Why “Located” And Other Words Should Never Be “Located” In Your Marketing Copy

Why “Located” And Other Words Should Never Be "Located" In Your Marketing Copy
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As former a Creative Director in radio, where commercials range from 10-60 seconds, it always frustrates me when advertisers use unnecessary words. Then they try to compensate by cutting words that are actually relevant to their marketing message.

Even worse, they ask the classic question, “Can’t the voice talent read faster?” After all, unnecessary words are clearly more important than the proper pace, inflection and tone of the read.

One of those unnecessary words is “located.”

It doesn’t matter if it’s a radio commercial, blog post, email blast, website or brochure. Remove “located” from any sentence and it will still sound just fine. When you read it out loud, it actually sounds better. Example: Stop by XYZ Restaurant, located on Main Street in Any City, next to the Post  Office.

I always advise business owners to go through every marketing piece and remove any copy that’s unnecessary, awkward or irrelevant to their core marketing message. Then, go back and cut even more.

This forces you to really focus on what’s most important to your target audience and keep your message clear and concise. Read on to find out more words that should never be located in your marketing copy.

A Handful Of Phrases Begging To Be Deleted…

What’s more. Never in my life have I heard this phrase used in a real conversation. Yet it somehow infests marketing copy all over the place. I’d tell you why it’s bad, but I’m not even sure what it means.

Not to mention. “We have all the seed, top soil and fertilizer you need to make your lawn beautiful, not to mention rakes, spreaders and sprinklers.” Guess what? You just mentioned them, so now you look silly.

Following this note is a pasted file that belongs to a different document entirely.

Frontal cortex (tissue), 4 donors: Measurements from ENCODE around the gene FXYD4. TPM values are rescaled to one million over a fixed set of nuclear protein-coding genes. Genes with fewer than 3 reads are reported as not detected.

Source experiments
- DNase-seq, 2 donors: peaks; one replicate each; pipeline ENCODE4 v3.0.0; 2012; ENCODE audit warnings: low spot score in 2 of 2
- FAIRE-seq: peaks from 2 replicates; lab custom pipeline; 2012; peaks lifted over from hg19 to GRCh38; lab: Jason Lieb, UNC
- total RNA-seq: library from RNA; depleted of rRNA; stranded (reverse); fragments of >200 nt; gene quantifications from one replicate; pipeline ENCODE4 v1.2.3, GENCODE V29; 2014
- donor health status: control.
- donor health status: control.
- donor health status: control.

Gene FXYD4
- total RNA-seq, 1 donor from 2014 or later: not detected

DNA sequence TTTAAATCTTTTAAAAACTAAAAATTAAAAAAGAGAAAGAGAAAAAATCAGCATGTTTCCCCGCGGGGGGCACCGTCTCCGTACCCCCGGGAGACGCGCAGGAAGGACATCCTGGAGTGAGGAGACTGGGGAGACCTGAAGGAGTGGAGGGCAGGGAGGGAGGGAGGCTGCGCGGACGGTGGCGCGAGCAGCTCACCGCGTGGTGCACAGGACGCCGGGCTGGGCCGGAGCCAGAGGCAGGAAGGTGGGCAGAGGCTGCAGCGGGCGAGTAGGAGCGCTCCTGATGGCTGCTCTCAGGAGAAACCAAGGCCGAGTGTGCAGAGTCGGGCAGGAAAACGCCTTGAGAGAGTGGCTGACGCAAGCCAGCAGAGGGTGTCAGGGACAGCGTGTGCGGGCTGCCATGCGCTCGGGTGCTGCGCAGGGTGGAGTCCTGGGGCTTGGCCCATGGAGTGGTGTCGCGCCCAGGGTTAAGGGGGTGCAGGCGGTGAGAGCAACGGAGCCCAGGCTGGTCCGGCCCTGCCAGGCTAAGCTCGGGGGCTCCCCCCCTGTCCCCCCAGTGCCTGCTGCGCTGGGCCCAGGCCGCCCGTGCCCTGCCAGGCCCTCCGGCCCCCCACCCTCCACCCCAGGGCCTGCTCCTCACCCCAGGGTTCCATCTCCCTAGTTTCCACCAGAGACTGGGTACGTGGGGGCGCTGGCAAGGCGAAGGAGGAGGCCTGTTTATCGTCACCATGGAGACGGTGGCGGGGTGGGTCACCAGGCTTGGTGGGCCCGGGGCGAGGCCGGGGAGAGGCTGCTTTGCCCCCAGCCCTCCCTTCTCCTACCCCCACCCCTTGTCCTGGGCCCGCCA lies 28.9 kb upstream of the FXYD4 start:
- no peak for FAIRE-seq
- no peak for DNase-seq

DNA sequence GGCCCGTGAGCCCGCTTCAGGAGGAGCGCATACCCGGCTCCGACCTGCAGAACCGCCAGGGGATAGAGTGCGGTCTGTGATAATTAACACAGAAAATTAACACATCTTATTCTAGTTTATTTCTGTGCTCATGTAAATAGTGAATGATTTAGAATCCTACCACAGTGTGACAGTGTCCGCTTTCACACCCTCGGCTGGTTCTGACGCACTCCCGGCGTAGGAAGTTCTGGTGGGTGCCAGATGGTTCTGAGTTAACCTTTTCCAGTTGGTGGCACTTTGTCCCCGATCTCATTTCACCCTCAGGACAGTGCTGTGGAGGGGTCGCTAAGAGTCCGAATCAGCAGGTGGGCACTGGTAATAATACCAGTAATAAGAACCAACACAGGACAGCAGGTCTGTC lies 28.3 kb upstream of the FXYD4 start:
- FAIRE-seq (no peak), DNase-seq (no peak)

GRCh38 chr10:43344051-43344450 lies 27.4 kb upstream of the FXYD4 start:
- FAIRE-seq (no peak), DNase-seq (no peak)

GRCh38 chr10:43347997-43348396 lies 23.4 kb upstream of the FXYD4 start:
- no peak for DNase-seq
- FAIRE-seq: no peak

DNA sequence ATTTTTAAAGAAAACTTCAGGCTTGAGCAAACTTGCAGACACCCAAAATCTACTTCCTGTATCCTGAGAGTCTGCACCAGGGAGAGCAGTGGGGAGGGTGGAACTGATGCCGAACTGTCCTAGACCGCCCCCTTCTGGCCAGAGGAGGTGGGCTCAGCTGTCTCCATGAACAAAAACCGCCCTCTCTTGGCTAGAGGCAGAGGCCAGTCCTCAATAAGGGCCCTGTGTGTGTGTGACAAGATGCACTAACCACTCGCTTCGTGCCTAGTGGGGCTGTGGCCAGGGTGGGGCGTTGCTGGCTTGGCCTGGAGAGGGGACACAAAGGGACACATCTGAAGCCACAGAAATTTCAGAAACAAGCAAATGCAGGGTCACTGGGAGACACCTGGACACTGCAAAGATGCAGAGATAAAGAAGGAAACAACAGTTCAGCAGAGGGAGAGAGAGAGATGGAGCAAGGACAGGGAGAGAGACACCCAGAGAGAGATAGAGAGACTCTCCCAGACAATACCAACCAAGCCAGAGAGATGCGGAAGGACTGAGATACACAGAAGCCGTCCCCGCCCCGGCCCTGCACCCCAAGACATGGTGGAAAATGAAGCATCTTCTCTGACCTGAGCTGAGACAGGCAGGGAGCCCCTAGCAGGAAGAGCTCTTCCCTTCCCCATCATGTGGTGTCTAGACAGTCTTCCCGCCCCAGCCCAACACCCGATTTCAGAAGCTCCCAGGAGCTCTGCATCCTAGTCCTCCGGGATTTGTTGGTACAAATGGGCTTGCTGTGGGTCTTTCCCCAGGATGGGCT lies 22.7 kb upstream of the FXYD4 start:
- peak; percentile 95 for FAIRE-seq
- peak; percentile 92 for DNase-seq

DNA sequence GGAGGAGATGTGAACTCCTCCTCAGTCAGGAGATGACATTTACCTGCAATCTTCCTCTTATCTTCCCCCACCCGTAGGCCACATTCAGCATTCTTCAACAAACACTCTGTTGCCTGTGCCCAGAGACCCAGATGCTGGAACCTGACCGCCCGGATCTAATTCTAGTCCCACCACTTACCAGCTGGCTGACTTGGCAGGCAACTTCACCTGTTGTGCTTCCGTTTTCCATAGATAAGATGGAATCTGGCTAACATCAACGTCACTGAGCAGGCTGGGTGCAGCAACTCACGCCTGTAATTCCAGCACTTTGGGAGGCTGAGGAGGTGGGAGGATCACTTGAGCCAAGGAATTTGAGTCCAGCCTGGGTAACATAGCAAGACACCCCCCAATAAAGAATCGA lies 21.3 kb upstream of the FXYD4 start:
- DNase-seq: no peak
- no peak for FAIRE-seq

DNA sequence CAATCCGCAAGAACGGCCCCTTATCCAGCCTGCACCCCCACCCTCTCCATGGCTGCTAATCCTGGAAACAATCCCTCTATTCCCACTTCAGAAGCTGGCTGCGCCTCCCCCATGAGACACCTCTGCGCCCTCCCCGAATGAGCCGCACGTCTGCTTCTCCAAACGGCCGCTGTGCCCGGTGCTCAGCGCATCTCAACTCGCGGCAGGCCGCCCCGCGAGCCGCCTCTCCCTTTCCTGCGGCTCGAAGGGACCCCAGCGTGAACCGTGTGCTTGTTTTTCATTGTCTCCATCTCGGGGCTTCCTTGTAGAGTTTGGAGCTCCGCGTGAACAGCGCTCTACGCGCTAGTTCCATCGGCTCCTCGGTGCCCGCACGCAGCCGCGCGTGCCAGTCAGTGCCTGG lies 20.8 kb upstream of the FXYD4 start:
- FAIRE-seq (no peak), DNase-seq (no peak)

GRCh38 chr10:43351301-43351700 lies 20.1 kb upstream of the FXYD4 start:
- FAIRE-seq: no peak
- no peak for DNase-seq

Look no further. “Looking for a fun place for a kid’s birthday party?  Well look no further!  ABC Funhouse has…”  The goal of every marketing piece ever created is to get someone to choose a business and stop looking. “Look no further” is the epitome of unnecessary.

(Fill in the blank) is right around the corner. “Valentine’s Day is right around the corner, so order flowers now.” By marketing flowers as a Valentine’s Day gift, you’re already reminding people that the holiday is coming. There’s no need to waste someone’s time with a “right around the corner” line.

Hurry in! Not to be confused with “Run, don’t walk!” Auto dealers are notorious for using phrases like these as lame attempts to create a sense of urgency. Instead, give me a real reason to visit your dealership, tell me exactly when the sale ends and politely invite me to your dealership.

Any advertising cliché. Highest quality. Lowest prices. Best service. Friendly staff. Storewide savings. Sale ends soon. For all your (fill in the blank) needs. One stop shop. These are all vague, worn out claims that can’t be quantified without further specifics. I suggest using the more meaningful specifics and losing the empty clichés.

Read It Out Loud

Copy like this looks bad enough on paper, but thanks to my radio background, I’ve had the misfortune of hearing how ridiculous it sounds on the air. It makes me cringe. That’s why it’s always a good idea to read any kind of marketing copy out loud when you’re editing and put yourself in the shoes of your target audience. If it sounds unnecessary, awkward or irrelevant, get rid of it.

If you can’t completely detach yourself as a business owner or employee and objectively analyze your copy like this, get someone to do it for you.

Have you given your marketing copy the “read out loud” test?

Scott McKelvey
Scott helps business owners enhance their brand, build relationships and increase revenue by developing marketing messages that focus on the needs of their clients. Scott writes content for all things marketing, from websites and blogs to web videos and brochures. As Creative Director for New Jersey’s largest radio stations and TargetSpot, the nation’s largest internet radio advertising network, Scott has helped local, regional and national brands maximize ROI by combining powerful messaging with strategic geographic and demographic targeting. Scott's philosophy is simple: Show your target audience how your product can solve a real problem or fill a real need in their lives and you'll build a base of loyal customers. Visit Scott's site for more about his writing philosophy and experience.
Scott McKelvey
Scott McKelvey